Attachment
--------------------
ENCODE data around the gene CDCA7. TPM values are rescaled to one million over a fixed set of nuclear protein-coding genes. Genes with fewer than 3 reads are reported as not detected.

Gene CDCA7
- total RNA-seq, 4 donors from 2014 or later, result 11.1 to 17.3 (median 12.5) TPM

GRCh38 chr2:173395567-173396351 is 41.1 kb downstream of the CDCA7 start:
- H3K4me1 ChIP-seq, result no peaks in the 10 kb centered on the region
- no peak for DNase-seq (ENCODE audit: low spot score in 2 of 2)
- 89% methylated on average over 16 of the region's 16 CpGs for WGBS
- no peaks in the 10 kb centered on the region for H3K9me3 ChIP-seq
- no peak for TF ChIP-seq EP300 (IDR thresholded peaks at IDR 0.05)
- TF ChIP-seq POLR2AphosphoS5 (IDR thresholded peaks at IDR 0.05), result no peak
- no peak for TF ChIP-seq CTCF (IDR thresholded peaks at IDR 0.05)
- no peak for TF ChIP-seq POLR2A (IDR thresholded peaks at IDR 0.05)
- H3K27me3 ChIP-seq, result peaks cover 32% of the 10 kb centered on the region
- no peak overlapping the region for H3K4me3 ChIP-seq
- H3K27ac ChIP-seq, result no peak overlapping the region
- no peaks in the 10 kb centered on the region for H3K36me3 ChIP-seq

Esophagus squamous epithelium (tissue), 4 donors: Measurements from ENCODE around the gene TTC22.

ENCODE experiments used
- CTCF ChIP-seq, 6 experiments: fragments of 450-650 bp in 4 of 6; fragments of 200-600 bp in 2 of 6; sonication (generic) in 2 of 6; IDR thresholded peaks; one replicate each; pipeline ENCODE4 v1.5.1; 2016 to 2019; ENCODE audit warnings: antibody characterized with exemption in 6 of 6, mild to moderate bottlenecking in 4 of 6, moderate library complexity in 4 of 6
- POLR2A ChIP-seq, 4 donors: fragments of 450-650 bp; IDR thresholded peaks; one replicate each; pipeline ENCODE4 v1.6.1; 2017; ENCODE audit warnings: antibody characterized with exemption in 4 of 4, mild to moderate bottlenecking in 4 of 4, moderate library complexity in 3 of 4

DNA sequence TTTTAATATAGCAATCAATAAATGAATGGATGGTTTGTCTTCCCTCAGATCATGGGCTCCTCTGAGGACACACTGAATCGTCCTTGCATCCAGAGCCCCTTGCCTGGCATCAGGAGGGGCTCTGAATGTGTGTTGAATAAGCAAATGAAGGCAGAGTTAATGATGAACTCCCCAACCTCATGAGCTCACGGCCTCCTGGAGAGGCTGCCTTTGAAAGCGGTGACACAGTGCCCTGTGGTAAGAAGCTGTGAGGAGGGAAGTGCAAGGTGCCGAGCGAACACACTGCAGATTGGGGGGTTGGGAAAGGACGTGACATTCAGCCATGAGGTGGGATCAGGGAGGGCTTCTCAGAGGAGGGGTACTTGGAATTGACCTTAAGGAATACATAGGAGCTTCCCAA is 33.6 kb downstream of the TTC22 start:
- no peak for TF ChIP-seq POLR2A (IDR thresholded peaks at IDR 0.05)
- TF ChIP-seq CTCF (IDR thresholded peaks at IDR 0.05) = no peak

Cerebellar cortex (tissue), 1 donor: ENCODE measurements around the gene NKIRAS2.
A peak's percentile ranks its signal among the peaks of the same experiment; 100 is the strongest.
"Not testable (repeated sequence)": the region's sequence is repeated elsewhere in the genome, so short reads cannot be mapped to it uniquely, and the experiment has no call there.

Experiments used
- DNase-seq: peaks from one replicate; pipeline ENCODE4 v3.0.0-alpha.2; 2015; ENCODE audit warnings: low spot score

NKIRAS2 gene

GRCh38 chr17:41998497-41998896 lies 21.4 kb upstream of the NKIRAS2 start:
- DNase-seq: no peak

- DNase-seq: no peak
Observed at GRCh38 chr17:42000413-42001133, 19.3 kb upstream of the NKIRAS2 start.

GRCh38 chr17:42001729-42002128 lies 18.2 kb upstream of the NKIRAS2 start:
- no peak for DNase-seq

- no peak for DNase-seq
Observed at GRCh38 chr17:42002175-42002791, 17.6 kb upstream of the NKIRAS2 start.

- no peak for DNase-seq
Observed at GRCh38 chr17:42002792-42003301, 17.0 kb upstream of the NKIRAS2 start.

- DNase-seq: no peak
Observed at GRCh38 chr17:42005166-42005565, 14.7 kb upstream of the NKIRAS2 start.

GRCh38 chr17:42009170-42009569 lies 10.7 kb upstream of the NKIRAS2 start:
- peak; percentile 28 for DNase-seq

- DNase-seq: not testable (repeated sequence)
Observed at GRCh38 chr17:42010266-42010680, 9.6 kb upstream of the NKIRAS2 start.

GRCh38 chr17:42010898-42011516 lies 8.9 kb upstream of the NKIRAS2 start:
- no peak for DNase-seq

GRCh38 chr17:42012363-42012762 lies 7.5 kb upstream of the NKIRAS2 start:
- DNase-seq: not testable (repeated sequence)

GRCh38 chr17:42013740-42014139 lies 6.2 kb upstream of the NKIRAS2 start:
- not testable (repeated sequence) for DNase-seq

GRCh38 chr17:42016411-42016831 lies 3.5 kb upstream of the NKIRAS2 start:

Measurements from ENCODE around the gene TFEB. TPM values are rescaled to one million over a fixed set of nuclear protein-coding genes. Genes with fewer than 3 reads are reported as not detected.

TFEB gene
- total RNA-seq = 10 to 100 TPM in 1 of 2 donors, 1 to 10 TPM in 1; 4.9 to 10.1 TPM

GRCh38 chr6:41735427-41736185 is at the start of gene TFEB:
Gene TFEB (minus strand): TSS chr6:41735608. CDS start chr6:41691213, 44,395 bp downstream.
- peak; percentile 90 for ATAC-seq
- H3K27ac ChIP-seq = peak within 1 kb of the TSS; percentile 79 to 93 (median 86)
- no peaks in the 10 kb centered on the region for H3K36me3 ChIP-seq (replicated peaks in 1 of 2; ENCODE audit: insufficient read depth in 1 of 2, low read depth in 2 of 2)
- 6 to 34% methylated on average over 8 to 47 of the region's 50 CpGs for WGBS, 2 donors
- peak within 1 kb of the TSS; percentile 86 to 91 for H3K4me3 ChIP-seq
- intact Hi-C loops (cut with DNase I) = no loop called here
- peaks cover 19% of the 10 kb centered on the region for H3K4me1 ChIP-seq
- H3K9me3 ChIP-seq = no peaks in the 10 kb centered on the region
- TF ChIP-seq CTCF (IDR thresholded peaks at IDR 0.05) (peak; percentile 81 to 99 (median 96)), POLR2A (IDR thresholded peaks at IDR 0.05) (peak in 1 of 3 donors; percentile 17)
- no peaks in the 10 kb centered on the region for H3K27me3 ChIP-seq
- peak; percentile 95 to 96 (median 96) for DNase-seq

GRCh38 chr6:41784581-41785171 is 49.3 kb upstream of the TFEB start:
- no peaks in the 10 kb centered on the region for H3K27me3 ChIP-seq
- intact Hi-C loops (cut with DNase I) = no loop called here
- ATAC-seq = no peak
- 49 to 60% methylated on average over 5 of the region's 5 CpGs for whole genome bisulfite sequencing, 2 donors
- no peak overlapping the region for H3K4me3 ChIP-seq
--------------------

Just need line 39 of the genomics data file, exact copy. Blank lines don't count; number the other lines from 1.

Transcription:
Observed at GRCh38 chr17:42002792-42003301, 17.0 kb upstream of the NKIRAS2 start.